Perhaps it is because I have a lot of fire in me that I love water. If I could be somewhere for the rest of my life, it would be close to the sea. People ask me why I don’t live there now. For a long time, my work kept me in London. When I finally moved out I didn’t quite have the courage to move too far away. Now my ties to London are mostly severed the thought of living by the sea gets stronger by the day.
I’m fond of rivers, lakes and streams too, and living in Winchester close to the Itchen was a great pleasure. Three valleys in Guernsey were flooded to make the main reservoir, and walking there makes a change from the coast. A footpath goes right around the reservoir (which is shaped like the foot of a bird with three toes). It is a delightful place to be. But even there, or following the course of a stream, the sea calls me.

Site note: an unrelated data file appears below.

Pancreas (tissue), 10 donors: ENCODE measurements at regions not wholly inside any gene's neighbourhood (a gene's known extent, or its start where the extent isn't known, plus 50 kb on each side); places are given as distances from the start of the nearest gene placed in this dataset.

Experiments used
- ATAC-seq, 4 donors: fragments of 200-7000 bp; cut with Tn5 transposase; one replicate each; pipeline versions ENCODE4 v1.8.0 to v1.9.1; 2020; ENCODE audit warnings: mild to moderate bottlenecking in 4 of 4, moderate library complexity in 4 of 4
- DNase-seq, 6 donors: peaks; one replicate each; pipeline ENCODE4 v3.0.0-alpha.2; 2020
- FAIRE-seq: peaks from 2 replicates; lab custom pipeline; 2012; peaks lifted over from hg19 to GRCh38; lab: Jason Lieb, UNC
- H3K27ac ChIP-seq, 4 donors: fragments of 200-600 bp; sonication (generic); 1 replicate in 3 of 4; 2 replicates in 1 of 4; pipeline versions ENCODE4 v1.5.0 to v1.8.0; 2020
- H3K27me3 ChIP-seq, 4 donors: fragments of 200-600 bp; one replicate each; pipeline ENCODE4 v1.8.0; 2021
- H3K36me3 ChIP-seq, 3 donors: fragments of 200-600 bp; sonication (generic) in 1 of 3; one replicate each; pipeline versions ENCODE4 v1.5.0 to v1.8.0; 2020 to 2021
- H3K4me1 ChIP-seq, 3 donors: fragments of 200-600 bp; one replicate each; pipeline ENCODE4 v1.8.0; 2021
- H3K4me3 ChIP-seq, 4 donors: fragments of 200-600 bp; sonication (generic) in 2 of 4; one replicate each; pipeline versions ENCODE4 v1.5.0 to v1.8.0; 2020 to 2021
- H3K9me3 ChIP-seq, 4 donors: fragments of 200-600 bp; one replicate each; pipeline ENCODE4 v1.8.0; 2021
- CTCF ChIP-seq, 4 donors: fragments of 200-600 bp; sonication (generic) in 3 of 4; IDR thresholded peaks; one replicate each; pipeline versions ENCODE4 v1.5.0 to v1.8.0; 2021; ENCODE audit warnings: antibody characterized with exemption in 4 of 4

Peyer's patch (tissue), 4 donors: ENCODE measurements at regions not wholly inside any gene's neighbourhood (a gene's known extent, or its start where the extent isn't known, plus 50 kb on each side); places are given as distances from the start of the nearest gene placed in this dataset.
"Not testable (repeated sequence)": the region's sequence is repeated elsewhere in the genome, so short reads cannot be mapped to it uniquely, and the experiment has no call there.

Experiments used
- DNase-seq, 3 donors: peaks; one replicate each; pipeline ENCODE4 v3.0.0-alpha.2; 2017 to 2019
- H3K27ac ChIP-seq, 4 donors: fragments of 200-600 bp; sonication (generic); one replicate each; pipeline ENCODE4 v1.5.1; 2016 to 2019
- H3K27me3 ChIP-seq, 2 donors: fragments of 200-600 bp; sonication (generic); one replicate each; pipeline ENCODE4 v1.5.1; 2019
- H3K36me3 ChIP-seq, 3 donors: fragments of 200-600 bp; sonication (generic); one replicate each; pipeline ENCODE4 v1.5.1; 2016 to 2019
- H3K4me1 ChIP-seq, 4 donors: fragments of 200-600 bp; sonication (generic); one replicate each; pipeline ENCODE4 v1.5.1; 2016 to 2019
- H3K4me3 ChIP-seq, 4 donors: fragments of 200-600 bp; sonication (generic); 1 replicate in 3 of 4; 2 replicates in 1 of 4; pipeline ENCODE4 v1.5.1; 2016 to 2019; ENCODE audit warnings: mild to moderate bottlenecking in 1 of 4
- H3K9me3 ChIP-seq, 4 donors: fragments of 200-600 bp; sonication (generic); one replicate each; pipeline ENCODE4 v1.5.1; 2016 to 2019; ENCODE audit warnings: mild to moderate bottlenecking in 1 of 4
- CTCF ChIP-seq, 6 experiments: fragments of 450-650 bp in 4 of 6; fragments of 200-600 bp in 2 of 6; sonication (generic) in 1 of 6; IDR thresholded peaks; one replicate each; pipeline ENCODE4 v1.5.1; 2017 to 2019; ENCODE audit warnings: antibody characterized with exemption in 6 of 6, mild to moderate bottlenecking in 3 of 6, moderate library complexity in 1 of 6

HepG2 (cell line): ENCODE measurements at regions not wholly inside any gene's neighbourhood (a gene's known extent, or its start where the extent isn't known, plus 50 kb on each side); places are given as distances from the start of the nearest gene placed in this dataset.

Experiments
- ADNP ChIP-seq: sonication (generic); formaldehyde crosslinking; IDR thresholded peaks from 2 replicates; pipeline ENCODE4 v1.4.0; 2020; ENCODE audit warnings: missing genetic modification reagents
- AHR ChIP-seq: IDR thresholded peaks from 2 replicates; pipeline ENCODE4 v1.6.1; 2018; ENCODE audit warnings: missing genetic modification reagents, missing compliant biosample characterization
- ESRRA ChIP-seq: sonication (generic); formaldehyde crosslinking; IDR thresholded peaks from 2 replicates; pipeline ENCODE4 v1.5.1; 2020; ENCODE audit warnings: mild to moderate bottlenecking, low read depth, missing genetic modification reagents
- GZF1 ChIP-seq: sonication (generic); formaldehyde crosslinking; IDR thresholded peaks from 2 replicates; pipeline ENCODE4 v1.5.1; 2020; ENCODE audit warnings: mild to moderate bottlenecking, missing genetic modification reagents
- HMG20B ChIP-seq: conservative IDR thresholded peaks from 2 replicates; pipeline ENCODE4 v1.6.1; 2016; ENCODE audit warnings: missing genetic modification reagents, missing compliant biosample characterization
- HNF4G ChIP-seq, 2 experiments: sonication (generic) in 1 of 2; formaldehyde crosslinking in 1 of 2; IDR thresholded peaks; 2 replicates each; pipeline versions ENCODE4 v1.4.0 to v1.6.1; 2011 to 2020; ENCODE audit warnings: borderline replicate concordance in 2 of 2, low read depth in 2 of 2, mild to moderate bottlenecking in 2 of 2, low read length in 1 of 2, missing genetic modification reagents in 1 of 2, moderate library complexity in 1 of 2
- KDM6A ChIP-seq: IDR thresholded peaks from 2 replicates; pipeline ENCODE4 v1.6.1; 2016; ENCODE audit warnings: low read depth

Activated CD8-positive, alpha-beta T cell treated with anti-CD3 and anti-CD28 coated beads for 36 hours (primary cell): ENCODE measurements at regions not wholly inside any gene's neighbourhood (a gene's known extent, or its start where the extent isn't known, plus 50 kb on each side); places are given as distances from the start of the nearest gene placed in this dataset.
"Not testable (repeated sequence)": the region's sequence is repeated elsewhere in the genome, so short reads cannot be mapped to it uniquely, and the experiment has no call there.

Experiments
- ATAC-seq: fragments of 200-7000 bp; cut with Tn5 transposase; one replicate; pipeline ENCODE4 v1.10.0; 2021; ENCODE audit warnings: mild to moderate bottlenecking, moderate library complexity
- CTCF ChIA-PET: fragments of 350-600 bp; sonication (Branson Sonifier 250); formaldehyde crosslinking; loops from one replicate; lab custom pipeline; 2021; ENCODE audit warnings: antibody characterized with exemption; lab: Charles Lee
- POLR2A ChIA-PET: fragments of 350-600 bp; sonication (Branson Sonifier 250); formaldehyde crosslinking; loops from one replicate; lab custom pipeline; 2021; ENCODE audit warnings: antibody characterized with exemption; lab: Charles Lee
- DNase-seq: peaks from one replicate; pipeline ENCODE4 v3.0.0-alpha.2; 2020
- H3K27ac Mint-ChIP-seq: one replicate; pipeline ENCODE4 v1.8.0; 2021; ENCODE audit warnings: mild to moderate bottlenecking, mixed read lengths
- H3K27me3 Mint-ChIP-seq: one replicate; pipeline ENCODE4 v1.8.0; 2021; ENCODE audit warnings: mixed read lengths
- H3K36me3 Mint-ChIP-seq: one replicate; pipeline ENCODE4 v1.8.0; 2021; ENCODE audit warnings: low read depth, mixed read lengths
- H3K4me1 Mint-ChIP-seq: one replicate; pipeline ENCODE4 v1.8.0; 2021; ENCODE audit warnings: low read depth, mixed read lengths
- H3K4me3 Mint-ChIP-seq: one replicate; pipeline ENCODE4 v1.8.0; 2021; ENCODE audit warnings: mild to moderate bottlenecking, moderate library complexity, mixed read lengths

To sit on a warm rock and listen to the lap and thud of the water – that is the ultimate meditation. We are told that the sea has the same rhythm as a heartbeat, that being by the sea is a memory of being in the womb, and I can understand that notion. But the rhythms of the waves have a universal quality that goes beyond the human. I think that can only be understood by being afraid of the sea, as I have been many times. When you fear being washed overboard or being crushed, then the sea is teaching you about life.
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